Big jobs must be brought to small towns – Howlin

21 September 2016

The time has long passed for the IDA to start getting big jobs to small towns across Ireland, according to Labour Leader Brendan Howlin who is attending the Ploughing Championships today, as new figures show that rural counties are being left behind when it comes to investment by large companies.

“As Ireland gathers to celebrate the best of our land, the Minister for Jobs and the IDA Ireland are failing to ensure that jobs and investment are being created and located in our small towns where they can make a big impact. More and more announcements are concentrated in our large cities, which are clogging up and facing significant housing shortages.

“We are here in Offaly which has fewer than 1,000 IDA supported jobs, and the figures haven’t grown since 2012. Next door in Laois there are fewer than 100 – the lowest of all counties, despite being home to a population of 85,000 including large towns like Portlaoise, Portarlington and Mountmellick. The Midlands has the lowest number of IDA supported jobs of any region, followed closely by the North West and Mid East.

“The Minister must prioritise investment in small towns across our regions but in particular those areas that have not benefited from the Jobs Recovery that Labour delivered since 2011. There is no substitute for infrastructural investment by the State for long term development.

“There is no substitute for advanced factories and offices, high speed broadband, good quality roads and public transport connections. State investment is crticial to secuing foreign investment. The IDA must spearhead this in our small towns.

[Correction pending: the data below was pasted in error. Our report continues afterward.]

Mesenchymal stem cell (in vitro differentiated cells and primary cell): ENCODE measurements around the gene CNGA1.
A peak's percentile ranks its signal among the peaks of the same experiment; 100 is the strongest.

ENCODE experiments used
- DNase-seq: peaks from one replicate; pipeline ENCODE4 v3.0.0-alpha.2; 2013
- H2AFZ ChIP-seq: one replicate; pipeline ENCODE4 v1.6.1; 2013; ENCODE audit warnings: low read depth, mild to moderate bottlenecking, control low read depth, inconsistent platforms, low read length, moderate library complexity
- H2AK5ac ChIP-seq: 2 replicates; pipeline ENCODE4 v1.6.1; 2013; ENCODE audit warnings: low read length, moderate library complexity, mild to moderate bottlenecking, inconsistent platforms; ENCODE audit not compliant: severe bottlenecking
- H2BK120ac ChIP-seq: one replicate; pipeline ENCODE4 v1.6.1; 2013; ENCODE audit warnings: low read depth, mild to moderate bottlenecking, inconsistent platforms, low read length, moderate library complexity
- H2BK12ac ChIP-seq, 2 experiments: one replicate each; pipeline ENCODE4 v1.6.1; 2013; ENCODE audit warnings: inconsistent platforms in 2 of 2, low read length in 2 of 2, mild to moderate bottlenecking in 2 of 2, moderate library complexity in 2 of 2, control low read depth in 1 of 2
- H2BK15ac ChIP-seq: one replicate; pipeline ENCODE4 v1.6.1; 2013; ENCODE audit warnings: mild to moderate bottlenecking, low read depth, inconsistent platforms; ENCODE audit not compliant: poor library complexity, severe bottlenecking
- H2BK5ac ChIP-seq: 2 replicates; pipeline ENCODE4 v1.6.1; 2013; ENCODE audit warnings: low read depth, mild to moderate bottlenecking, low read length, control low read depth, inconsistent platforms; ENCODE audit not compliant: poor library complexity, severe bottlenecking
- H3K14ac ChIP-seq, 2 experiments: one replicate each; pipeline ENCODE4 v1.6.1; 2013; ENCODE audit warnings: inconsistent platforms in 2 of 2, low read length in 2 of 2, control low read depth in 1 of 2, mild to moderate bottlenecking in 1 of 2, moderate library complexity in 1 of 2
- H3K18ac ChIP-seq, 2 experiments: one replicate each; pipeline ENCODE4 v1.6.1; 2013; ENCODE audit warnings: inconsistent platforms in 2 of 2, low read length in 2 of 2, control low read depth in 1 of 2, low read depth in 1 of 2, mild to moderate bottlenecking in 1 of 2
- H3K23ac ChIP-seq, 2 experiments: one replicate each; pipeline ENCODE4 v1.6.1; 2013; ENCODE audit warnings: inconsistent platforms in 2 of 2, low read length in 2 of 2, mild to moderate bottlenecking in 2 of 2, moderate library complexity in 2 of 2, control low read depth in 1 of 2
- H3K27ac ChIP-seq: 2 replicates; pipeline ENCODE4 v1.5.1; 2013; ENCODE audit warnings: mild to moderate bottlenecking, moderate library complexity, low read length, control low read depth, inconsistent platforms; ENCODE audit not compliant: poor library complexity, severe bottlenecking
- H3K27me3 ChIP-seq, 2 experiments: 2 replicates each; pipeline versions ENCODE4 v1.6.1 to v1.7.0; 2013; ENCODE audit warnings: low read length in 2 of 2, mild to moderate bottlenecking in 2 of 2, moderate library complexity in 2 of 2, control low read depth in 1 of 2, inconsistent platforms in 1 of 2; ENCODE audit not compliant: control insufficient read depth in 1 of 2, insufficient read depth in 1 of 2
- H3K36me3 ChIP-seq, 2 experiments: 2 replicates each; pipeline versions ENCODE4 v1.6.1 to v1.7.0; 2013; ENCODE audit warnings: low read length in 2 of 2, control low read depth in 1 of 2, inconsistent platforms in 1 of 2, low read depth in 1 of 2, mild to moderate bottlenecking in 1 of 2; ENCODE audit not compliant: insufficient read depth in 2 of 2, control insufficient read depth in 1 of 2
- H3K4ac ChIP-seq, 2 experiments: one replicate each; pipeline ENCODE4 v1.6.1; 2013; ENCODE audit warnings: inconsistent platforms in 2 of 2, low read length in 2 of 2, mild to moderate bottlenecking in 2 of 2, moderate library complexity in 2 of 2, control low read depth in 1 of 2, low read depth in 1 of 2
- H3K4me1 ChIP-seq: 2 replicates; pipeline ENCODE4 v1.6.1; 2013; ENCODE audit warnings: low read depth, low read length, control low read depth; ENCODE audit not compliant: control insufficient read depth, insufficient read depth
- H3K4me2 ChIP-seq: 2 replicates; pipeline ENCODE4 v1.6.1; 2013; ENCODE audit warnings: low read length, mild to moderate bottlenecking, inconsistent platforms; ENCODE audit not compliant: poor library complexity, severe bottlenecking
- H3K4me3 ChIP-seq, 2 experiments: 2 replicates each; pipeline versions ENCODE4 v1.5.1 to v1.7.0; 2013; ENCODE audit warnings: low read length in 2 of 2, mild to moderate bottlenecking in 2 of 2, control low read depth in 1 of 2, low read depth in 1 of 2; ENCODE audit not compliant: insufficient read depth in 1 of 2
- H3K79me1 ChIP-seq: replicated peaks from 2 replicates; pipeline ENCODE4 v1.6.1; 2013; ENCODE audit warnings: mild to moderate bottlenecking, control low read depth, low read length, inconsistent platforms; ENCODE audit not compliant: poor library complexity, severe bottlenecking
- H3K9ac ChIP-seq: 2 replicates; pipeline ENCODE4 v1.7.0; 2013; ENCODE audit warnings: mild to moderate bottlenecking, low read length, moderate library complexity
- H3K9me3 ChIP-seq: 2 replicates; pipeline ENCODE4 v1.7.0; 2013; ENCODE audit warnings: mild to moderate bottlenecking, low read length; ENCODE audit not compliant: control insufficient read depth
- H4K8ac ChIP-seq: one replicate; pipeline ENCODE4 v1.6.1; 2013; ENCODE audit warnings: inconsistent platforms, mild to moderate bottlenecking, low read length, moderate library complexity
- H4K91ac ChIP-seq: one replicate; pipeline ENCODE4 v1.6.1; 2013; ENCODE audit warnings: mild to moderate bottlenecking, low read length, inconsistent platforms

“Tullamore is famed for it’s whiskey and the distillery returned in 2014. The Irish whiskey industry is rapidly growing, exporting abroad, and delivering skilled jobs in communities across Ireland. It was driven by the success of Cooley Whiskey. That business got started in the 1985 in a former State owned alcohol distillery that was first built in 1937. The unintended consequences and long term benefits of State investment in infrastructure and industry cannot be underestimated. The IDA must examine and re-access it’s models for attracting FDI.

“A good starting point for the IDA would be the creation of a new directorate for rural investment, focussed on securing investment into towns across Ireland.”

The Labour Party leader is accompanied at the Ploughing Championships by Willie Penrose, Jan O’Sullivan, Sean Sherlock, Joanna Tuffy, Denis Landy and Alan Kelly.

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